The Last Night of Ballyhoo Remember the cameo brooch? Alfred Uhry's family comedy is much like that piece of jewelry — old-fashioned, lovingly detailed, expertly crafted and just a tad musty. Coming from the Pulitzer Prize-winning author of hit Driving Miss Daisy and the ultra-serious musical drama Parade, Uhry lets down his hair while he skims over the surface of bigotry and assimilation. That the bigotry comes from the Jewish families of Atlanta is an eye-opener in many ways — they restrict and disdain "their own kind" if they don't hail from Western Europe — but Uhry decides to touch this thorny subject with kid gloves, keeping it background material while highlighting instead the familiar, familial comedy. Shallow daughter Lala (Liz Cascio) wants a date for the Jewish social event of the season, Ballyhoo. She sets her sights on salt-of-the-earth Joe (Jamie Geiger), recently arrived from Brooklyn to work for Lala's uncle Adolph (Jim Salners). But Joe falls for Lala's non-Jewish-looking cousin Sunny (Bethany McCade). Sunny's mom Reba (the always amazing Luisa Amaral-Smith) is clueless, but Lala's Jewish mother hen Boo (Rebecca Greene Udden) has propriety on her side and a lifetime of disappointment, too. So one way or the other, Lala's getting her date. The comedy is affecting, beautifully played by all and sharply directed by Steve Garfinkel, but the "conversion" ending is unbelievable and out of place, especially in the Levy/Freitag family home, where a Christmas tree is holiday decoration — without the Christian star, of course. When Joe brings up "Passover," the others look at him as if he's speaking Martian, or God forbid, Hebrew. Through December 12. Main Street Theater, 2540 Times Blvd., 713-524-6706. — DLG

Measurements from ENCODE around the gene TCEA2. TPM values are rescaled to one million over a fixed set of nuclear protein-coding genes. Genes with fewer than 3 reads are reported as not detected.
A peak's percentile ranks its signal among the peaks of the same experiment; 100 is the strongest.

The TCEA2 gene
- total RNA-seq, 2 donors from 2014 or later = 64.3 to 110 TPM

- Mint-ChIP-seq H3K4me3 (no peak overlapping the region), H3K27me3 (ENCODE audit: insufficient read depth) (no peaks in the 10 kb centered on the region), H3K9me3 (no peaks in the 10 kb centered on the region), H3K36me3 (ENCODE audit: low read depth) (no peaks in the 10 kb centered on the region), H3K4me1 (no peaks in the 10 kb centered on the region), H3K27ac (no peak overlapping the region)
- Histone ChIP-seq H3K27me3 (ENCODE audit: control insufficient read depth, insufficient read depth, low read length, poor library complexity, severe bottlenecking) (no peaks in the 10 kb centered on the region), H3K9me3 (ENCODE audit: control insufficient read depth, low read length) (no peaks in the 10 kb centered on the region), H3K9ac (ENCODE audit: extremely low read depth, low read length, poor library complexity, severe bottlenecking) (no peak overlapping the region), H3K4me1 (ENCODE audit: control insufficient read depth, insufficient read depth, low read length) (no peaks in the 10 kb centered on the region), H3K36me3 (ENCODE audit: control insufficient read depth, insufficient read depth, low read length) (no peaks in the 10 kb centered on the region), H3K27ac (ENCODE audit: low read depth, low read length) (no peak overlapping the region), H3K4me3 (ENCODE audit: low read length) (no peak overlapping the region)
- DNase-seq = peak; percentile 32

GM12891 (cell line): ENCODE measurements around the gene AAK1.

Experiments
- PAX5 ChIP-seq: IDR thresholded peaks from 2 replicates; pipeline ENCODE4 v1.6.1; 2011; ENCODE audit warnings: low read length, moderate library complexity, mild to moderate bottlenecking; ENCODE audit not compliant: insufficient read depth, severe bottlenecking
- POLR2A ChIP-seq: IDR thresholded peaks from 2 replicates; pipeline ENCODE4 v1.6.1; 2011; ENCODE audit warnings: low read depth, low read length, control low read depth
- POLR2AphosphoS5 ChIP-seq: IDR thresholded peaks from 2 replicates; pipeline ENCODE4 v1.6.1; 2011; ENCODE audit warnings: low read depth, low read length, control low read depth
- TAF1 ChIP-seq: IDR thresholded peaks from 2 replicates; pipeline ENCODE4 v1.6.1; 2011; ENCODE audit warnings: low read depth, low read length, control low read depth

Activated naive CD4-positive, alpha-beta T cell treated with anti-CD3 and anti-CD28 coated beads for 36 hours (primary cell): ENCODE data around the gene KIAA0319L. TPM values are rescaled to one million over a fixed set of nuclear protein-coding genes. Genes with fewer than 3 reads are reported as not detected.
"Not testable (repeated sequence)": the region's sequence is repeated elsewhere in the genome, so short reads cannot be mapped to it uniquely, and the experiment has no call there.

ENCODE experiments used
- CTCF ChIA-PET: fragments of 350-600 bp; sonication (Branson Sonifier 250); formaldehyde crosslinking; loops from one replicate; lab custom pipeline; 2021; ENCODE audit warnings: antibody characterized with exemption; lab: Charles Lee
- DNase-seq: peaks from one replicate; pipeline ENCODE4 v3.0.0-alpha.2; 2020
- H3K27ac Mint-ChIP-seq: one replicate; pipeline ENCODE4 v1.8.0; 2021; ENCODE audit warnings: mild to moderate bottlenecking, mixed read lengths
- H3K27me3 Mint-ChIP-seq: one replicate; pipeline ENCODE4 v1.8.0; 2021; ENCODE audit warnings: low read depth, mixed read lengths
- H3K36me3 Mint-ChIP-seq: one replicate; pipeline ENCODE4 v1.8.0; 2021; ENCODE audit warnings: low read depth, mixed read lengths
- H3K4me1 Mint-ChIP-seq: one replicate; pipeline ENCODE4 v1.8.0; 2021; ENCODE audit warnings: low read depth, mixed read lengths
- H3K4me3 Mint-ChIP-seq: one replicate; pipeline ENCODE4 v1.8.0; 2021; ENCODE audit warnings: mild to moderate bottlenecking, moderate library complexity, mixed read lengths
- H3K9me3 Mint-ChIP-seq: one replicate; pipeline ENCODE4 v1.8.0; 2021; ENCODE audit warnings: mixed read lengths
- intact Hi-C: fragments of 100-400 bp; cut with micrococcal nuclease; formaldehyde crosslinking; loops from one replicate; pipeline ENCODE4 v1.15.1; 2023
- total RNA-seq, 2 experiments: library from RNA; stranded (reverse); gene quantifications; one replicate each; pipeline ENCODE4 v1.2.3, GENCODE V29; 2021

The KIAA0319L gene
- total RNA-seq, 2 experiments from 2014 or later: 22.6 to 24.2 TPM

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The Nerd Actor L. Robert Westeen was born at least 40 years too late. In another life he would have had steady employment at RKO, MGM or Paramount Pictures. As befuddled and exasperated Willum Cubbert in Larry Shue's 1987 sitcom The Nerd, Westeen does frustration like the best of the old pros. In the play, Willum has agreed to meet the former soldier who saved his life many years ago. The trouble is, Rick Steadman (David Barron) is a real pain in the butt, annoying and whiny. He pushes his way into Willum's professional and personal life with a big, bad thud. Willum's much too nice and guilty to throw him out, until Rick's shenanigans — which include airborne cottage cheese — cost him his job. That's when Willum's sometime fiancée (Ruth McCleskey) and best friend (John Wind) conspire to drive Rick permanently away. Shue's comedy is a low-rent Man Who Came to Dinner without that beloved 1939 classic's caustic wit and acidic charm. There are plenty of laughs, however, thanks to Barron's maddening single-mindedness and Wind's snarky line readings, which recall another old movie pro, George Sanders. But it's Westeen who supplies this clunky comedy with the smoothness of a Ferrari playing his everyman driven to distraction and thoughts of crossbows. His double takes are perfection, and his slow burn should be patented. As he has displayed in his other Company OnStage roles, he is a hidden gem among Houston actors. Through December 19. 536 Westbury Square,713-726-1219. — DLG